How every Buyer picks their house

I often get a Buyer who gives me a very long detailed list of all the features they want in a house. It’s usually things like how many bedrooms, bathrooms, what type of floor plan, what type of kitchen cabinets or flooring they must have.

Then they buy something totally different from what they described?

Why is that?

It is because people pick the home they ultimately purchase based on how they feel while inside a house. It’s the vibe the house gives them. It is an emotional decision.

When I work with a Buyer, I try to notice how they respond to a house. Did they tell me it was too dark inside? Did they think the yard was too bare and needed more trees? Was the backyard not private enough? Did they not like the floor plan and why? Or did they even care about any of this?

These are the type of things people use when making their decision. If a Buyer feels groovy inside the house, they can overlook items such as not having a pantry, not having the flooring they prefer, or if it is missing one of those specific features they said they could not live without. In houses they feel good about, they say things like “We could always change the counter tops later.”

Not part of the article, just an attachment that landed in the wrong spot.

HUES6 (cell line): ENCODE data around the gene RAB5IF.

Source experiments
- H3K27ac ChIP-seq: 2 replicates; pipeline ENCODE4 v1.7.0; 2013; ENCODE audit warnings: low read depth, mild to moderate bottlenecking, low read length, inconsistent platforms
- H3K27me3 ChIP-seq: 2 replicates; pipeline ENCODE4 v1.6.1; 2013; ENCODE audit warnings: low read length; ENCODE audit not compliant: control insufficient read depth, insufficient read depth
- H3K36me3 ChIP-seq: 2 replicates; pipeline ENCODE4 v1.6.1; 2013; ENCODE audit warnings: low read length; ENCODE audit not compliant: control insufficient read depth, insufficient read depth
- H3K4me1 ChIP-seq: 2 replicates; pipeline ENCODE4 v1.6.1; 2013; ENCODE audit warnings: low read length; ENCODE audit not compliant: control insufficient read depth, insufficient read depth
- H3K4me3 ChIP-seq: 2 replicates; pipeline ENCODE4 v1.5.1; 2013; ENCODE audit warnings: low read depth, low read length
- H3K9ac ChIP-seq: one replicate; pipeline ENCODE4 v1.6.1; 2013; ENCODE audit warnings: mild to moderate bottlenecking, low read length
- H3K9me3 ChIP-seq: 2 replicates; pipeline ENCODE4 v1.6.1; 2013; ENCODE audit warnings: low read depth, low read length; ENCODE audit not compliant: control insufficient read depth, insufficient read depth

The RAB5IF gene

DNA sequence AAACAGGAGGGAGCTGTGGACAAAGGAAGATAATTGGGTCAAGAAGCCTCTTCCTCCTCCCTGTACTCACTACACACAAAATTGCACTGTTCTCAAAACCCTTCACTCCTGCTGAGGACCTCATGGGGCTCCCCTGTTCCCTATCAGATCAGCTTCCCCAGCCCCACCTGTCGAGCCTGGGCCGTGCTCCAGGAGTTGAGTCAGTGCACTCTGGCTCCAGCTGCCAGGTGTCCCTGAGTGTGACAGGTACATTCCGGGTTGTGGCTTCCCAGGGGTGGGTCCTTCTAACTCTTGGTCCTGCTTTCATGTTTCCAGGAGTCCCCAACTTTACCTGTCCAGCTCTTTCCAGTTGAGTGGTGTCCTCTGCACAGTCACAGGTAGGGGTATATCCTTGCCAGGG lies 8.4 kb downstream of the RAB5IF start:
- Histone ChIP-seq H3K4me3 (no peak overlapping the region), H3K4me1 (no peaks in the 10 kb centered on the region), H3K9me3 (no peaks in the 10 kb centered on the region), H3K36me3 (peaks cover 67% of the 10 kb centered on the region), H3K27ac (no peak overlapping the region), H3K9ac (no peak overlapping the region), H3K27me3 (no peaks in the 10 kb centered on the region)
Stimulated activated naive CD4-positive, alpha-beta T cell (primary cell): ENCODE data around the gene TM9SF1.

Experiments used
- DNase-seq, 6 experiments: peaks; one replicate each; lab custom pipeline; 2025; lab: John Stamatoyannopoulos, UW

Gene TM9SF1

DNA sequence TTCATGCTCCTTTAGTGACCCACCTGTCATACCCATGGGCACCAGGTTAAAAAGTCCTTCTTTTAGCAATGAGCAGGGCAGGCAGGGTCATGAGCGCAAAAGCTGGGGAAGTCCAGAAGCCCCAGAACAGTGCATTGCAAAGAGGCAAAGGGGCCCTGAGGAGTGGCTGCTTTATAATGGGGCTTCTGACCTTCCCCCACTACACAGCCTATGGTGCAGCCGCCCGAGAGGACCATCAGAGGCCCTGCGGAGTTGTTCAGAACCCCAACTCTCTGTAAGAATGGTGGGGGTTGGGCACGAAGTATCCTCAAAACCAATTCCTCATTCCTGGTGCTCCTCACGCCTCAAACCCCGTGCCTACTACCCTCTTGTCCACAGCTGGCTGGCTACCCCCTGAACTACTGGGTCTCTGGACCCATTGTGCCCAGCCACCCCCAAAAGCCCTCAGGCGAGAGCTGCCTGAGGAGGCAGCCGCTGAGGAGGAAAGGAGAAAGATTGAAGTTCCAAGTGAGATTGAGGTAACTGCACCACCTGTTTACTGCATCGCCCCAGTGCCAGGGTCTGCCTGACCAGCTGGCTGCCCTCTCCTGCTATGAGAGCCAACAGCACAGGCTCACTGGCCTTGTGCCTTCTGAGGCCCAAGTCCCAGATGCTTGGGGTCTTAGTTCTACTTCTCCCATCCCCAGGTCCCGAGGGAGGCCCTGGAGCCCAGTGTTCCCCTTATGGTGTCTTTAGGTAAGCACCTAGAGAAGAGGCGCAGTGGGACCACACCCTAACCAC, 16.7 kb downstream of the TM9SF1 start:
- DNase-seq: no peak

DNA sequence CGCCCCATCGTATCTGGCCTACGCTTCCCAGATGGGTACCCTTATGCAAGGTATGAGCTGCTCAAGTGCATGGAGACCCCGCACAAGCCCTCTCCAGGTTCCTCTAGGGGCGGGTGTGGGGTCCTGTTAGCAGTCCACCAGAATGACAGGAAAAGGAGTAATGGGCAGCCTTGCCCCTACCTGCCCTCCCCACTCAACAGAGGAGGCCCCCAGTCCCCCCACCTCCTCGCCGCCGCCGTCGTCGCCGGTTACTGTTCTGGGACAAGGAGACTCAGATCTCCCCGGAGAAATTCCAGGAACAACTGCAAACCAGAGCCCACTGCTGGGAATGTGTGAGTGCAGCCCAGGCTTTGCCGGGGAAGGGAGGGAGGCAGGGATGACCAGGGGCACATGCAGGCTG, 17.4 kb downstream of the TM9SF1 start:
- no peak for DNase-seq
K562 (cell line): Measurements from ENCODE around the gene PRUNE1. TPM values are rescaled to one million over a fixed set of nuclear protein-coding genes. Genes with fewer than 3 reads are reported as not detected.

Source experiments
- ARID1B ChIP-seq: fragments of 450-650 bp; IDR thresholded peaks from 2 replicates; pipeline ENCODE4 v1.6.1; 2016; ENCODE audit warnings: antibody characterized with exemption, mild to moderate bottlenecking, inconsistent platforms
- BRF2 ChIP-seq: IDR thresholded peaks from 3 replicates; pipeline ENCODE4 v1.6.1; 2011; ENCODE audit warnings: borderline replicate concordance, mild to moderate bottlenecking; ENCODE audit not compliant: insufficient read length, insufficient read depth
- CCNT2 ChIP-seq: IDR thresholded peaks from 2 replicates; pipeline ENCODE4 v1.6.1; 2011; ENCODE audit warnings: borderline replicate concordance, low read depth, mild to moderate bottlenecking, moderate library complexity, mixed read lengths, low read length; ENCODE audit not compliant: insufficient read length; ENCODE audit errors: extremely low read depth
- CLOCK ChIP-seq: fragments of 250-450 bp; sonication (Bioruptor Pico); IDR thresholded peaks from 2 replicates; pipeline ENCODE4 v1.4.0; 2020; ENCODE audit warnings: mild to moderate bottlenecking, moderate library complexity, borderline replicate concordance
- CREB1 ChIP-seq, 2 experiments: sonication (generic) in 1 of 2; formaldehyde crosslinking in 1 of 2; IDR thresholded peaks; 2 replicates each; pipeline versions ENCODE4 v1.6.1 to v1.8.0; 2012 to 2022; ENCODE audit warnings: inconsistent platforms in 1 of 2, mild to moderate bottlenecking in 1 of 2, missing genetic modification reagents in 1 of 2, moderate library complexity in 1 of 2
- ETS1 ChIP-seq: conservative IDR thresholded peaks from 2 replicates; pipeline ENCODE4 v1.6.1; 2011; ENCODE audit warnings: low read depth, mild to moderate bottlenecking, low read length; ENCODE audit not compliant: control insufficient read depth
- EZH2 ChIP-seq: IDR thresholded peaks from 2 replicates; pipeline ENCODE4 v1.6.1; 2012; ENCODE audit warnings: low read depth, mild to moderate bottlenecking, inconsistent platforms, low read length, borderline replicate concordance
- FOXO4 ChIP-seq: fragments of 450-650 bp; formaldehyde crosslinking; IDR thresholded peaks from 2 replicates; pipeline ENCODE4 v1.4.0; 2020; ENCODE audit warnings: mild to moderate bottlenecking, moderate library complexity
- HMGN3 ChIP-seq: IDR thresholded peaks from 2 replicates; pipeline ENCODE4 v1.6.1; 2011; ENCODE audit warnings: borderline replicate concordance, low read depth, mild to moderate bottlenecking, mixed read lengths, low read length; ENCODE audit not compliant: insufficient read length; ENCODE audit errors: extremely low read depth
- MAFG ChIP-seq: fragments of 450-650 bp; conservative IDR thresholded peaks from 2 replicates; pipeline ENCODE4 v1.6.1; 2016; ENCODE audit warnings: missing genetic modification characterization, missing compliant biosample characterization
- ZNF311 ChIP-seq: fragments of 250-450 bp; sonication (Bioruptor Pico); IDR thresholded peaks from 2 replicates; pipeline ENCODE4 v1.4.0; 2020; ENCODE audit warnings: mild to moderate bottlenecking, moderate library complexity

All of which is why I try to create that vibe when I list a house. Buyers also respond to colors, decor, cleanliness and clutter. You can have the most amazing house but if you have wild paint choices, it is going to be harder to sell. Why is that? Truth be told, few of us have vision. We ALL think we do but trust me, there have been so many times where I have told a Buyer that all a house needs is a fresh coat of their choice of paint and they don’t see it. Or I’ll say imagine this house with the flooring you want and they can’t see it. Or maybe I’ll say “Those cabinets could be painted and that mauve counter top could easily be replaced.” And even worse is a cluttered or dirty house. Nobody can imagine what it would look like in better shape.

So the lesson here for Sellers is that you need to make your house feel a certain way for a Buyer to fall in love with it. Another important thing to keep in mind is that people who totally fall in love with your house will pay the most since it is an emotional response and not a logical one.

How can a Seller do this?

The most crucial and obvious ones are to declutter and clean. Not to your standards but to the Buyer’s standards. Then think about how your house looks. Think about how Buyers will tour your house. Ever been in a Builder’s model home? Next time you go in one, notice that there is just enough furniture to make the space feel good. You want your furnishings to compliment the space, not fill it. You will notice that the furniture often has narrow legs and you can see more of the floor. Seeing more of the floor always makes a space feel larger. There is thought about how people will walk around a space. You don’t want to block parts of the room off with furniture nor do you want to make pathways seem narrow. Those things create the vibe that the house is small. Buyers get that same vibe from this as you do when you’re stuck in a traffic jam.